Friday, December 18, 2009

Meeting Candy

It was early morning, 4 a.m., the first time I met Candy. I had been on the job for about a year. Not having any idea what I was walking into, I slid Candy's curtain to the side to enter her treatment room. What I walked into was better than a shot of espresso.

Candy was running her fingers through her nurse's long blond hair.

"Honey, what I could do with your hair if you let me," she was saying to Mo, who was being an awfully good sport about it. I'm not sure I could let some stranger caress my scalp and hair in this manner.

"Yeah, yeah. Thanks, Candy," Mo answered, "that's what you told me last time, too."

So, Mo already knew Candy. I later learned that everyone who works in our ER knew Candy.

Candy, as it turns out, is a transgender male-to-female. These terms can be confusing, but transgender simply means that a person is living cross-gendered without sexual reassignment surgery.

Candy was known for handing out brutally honest fashion advice to our staff during her treatment time. I was only too happy to watch her interaction with Mo play out.

"Yes, honey," Candy continued as she held tight to Mo's hair, "you need to cut it a little shorter, get some highlights, and have it frame your face better."

"Um, okay, thanks Candy. I'll get right on that," Mo answered, still the good sport. "You do remember, though, that it's four in the morning, right? I'm sure not getting gussied up for an overnight shift."

"Ugghhh," Candy continued, ignoring Mo's defense, "and your split ends! Girlfriend, how could you? Go get me some scissors and I'll take care of this mess right now."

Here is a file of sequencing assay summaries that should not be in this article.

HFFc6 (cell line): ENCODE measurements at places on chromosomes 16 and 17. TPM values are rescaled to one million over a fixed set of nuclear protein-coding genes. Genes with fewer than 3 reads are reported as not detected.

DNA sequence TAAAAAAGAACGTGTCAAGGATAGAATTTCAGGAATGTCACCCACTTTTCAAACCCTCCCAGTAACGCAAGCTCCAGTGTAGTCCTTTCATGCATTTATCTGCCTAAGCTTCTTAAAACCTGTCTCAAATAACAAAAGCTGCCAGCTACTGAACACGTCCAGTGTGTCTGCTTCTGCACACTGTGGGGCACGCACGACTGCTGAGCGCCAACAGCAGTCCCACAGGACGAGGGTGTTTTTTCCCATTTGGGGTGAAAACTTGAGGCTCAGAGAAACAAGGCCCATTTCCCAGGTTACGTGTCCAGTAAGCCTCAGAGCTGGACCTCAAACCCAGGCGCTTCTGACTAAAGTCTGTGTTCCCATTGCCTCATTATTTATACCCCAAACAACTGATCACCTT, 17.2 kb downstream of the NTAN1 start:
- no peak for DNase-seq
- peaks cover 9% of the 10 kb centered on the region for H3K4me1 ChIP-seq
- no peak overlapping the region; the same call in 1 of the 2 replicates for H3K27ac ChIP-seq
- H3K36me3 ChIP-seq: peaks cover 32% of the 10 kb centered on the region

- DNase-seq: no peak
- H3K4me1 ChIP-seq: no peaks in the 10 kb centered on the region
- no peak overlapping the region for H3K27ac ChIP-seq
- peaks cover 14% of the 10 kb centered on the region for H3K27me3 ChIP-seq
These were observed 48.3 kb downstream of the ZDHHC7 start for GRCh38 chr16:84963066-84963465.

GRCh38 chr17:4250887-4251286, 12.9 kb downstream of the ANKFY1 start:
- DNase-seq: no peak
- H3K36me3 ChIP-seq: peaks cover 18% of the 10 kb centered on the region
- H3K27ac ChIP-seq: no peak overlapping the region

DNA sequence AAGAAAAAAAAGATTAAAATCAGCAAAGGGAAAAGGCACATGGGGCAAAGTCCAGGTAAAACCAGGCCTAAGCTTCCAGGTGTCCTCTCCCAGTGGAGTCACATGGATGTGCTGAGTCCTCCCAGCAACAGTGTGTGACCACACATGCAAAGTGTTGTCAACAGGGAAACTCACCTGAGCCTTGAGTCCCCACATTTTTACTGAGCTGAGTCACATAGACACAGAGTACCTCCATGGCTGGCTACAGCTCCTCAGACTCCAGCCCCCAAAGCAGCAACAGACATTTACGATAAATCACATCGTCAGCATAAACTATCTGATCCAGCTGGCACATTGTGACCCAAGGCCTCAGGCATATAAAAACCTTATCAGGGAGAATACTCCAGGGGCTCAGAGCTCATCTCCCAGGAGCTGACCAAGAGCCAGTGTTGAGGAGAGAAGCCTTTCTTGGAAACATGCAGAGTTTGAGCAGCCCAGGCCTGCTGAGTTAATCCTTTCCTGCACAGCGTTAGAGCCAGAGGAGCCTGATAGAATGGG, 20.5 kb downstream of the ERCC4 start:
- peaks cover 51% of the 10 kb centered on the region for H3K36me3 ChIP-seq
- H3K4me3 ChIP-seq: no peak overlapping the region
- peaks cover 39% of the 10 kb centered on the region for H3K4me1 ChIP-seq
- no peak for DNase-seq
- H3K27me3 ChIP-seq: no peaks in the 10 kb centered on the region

Mo extracted herself and her hair from Candy's grip. And then noticed me standing by the entrance.

"Oh, Candy, look who we have here! One of our doctors is waiting to see you." I do believe that Mo had just thrown me under the bus!

I stepped forward with my hand extended and introduced myself to Candy, feeling her eyes bore into my every fiber.

"Well, well, well," she said thoughtfully, "what do we have here?"

Nope. I'm first. Let me describe Candy to you. First, her outfit. She was in a white with black polka-dot mini-skirt with white tights, humongous red heels capping the ends of her lower extremities. Her shirt was sheer, white and black zebra-striped, hanging loosely over her skirt. She had a five o'clock shadow, a prominent Adam's apple, and thin scraggly hair that hung limply to her shoulders. Her makeup was very loud, despite the facial contusions and abrasions from the assault that brought her to us this night. She was sitting upright comfortably in her cot, one leg bent under her thin frame.

Okay, now your turn, Candy.

"Hair, good. Body, good. Nice eyes. Nice lips. Wow, look at those cheekbones!" Yes, I was really liking this Candy character, but made a mental note to myself that I should probably check her vision on this visit. Mo, who I thought was leaving the room, decided to hover to see what advice I would be receiving. She was leaning against the wall, arms crossed, smirking at me, thoroughly enjoying me being in the hot seat. She must have known it was going to get ugly soon.

"Wait. Oh yes," Candy exclaimed, pointing at my mouth, "look at that tooth!"

Shoot. I can't believe she narrowed in on my tooth. I think I have pretty nice teeth, barring one slightly off-colored one on my right upper front. And even this tooth isn't so bad. I had gotten knocked in the mouth playing basketball a few years ago, resulting in this tooth turning slightly off-white. My dentist had thought it would die and I would ultimately need to get it pulled, posted, and replaced. However, the darn thing didn't die off completely, and now I was stuck with a half-living tooth. Kind of like tooth purgatory.